KeyCite Red Flag – Severe Negative Treatment
2019 WL 1771978
Not Officially Published
(Cal. Rules of Court, Rules 8.1105 and 8.1110, 8.1115)
California Rules of Court, rule 8.1115, restricts citation of unpublished opinions in California courts.
NOT TO BE PUBLISHED IN OFFICIAL REPORTS
Court of Appeal, Fourth District, Division 3, California.
STEPHEN TAULBEE et al., Plaintiffs and Appellants,
EJ DISTRIBUTION CORP. et al., Defendants and Respondents.
(Super. Ct. No. 30-2013-00678721)
Appeal from a judgment of the Superior Court of Orange County, Peter J. Wilson, Judge. Affirmed.
Attorneys and Law Firms
Law Offices of Edward A. Hoffman and Edward A. Hoffman for Appellants.
Horvitz & Levy, Robert H. Wright and Mark A. Kressel; Acker & Whipple, Stephen Acker, Jerri Johnson and Alana C. Martinez for Respondents.
*1 On August 20, 2012, appellant Stephen Taulbee suffered catastrophic injuries after driving his Jeep into the back of a truck parked in a gore point, a triangular-shaped zone demarcated by the freeway and the exit ramp. Taulbee and his wife (collectively “appellants”) sued respondent Carlos Aldana, the truck driver, and his employer, respondent EJ Distribution Corporation (collectively “respondents”). The trial court instructed the jury that it could find Aldana negligent per se for parking in the gore point (Veh. Code, § 21718; all further statutory citations are to this code unless otherwise stated), and that Taulbee could be found negligent per se for driving into the gore point (§ 21651). The court declined to instruct the jury that Aldana also could be found negligent per se for driving into the gore point to park his vehicle (§ 21651), although appellants requested the instruction. After the jury found Aldana was not negligent for parking in the gore point, the court entered judgment for respondents.
Appellants contend the trial court prejudicially erred in not giving the requested negligence per se instruction. They argued substantial evidence supported their theory that Aldana was liable for the traffic collision by driving into the gore point in violation of section 21651. According to appellants, even if Aldana needed to stop on the freeway, he could and should have stopped on the shoulder rather than in the gore point. As explained below, the trial court properly declined to give the requested instruction because Aldana’s negligent driving into the gore point was not a proximate cause of the traffic accident. In any event, any instructional error in failing to give the instruction was harmless given the jury’s finding that Aldana was not negligent for parking in the gore point. Accordingly, we affirm.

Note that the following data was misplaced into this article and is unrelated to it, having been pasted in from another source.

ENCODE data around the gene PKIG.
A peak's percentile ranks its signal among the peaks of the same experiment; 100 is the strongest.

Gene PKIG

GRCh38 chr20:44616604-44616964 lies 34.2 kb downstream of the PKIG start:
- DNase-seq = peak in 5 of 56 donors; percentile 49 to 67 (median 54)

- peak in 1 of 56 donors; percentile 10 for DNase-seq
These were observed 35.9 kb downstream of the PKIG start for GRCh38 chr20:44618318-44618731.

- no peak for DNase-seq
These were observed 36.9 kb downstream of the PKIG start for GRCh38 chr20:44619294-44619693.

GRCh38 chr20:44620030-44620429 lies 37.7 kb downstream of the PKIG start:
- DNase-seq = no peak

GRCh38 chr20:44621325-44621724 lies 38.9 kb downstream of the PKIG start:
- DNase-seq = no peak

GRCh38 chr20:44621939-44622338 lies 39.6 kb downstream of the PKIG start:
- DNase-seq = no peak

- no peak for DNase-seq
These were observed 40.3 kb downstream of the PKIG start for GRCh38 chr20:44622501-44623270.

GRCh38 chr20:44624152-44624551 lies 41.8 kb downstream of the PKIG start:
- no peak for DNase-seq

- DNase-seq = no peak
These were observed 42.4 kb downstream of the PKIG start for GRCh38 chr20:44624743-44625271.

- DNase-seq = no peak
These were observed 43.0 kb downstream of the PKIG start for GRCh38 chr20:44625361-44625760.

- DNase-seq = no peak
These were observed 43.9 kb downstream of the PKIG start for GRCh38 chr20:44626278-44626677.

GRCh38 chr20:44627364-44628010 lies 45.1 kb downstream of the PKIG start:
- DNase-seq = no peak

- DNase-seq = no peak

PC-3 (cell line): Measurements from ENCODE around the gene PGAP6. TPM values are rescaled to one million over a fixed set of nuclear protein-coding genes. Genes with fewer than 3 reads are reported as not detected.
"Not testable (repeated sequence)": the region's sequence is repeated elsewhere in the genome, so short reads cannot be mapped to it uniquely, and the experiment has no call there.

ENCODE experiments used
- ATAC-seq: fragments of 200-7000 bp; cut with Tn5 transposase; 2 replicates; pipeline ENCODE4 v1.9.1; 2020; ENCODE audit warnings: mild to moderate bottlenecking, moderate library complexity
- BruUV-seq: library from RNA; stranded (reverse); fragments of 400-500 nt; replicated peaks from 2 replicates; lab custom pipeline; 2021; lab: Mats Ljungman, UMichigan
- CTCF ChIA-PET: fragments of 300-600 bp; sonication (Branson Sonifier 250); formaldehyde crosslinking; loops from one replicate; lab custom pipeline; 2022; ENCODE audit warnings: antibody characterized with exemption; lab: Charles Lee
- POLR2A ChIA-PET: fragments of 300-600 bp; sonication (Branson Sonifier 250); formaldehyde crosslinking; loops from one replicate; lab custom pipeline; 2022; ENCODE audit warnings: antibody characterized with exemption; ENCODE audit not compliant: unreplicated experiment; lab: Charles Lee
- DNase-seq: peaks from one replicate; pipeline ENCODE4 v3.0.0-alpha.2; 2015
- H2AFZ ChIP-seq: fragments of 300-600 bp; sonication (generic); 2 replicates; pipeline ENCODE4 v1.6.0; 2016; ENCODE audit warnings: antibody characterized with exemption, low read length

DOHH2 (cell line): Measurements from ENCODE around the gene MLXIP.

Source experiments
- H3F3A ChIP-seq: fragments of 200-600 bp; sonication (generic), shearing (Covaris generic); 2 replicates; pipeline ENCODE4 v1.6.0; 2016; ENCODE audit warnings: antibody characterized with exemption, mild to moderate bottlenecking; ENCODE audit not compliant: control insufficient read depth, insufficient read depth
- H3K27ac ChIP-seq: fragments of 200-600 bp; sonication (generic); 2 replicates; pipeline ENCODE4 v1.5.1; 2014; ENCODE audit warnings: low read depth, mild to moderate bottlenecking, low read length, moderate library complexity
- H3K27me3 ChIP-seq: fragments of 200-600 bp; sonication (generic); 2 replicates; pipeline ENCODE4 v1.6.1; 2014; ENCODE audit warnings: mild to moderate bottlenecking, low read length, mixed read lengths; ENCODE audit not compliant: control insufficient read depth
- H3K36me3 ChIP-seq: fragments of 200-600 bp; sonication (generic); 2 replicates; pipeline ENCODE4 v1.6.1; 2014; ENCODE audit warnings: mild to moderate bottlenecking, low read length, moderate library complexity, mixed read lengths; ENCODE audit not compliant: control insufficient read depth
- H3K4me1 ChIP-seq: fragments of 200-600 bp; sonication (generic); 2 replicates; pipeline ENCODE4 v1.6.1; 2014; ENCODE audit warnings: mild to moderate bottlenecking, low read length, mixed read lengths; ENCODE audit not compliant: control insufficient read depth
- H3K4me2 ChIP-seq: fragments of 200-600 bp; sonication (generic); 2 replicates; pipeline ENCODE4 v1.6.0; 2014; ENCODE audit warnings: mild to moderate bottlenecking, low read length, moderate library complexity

FACTS AND PROCEDURAL BACKGROUND1
The sole trial issue was whether Aldana was partially responsible for the traffic accident. In closing arguments, Taulbee’s attorney argued that Aldana was 85 percent at fault for the accident.
The parties stipulated that “Taulbee suffered from no physical or mental condition that caused or contributed in any way to the accident.” They also stipulated that as a result of the accident, “Taulbee has no recollection of the accident, or any of the events leading up to or causing the accident and is unable to testify at trial.” Finally, the parties agreed that if Aldana was responsible, in whole or in part, for the traffic collision, EJ Distribution Corporation was vicariously liable.
A. Witness Testimony
At trial, Aldana testified that on August 20, 2012, he was driving his truck and pulling a trailer in the right lane on the Interstate 5 freeway on his way to a Santa Ana warehouse. As he was making a turn, a yellow light indicator appeared on his truck’s dashboard. Seconds later, a red light indicator appeared on the dashboard. The truck lost power and its engine began shutting off. Aldana pulled over into the gore point on the left of the highway. He stopped the truck completely within the gore point and turned on the truck’s flashing signals. Aldana called his employer, who told him help would be sent. For the next few minutes, he tried to get the engine started but was unsuccessful. About five to eight minutes after Aldana had parked in the gore point, Taulbee’s Jeep hit the truck. Aldana stayed at the scene for approximately two hours before the California Highway Patrol (CHP) allowed him to leave. He started the truck and drove to the Santa Ana warehouse.
*2 Elizabeth Chavez testified that at approximately 10:00 a.m. that same morning, she was driving on the 22 Freeway approaching the Interstate 5 intersection when she noticed a Jeep on her right. Chavez and the Jeep were both going around 50 miles per hour when they entered the ramp to merge into the Interstate 5. As they entered the ramp, Chavez saw a semitruck parked in the gore point. Chavez pulled ahead of the Jeep and lost sight of it. Shortly thereafter, she looked in her rearview mirror and saw that the Jeep was airborne.
CHP Officer Gilbert Vela testified that he arrived at the scene and investigated the traffic collision. Aldana’s truck was within the gore point. Officer Vela looked into the truck and saw the various lights on the dashboard.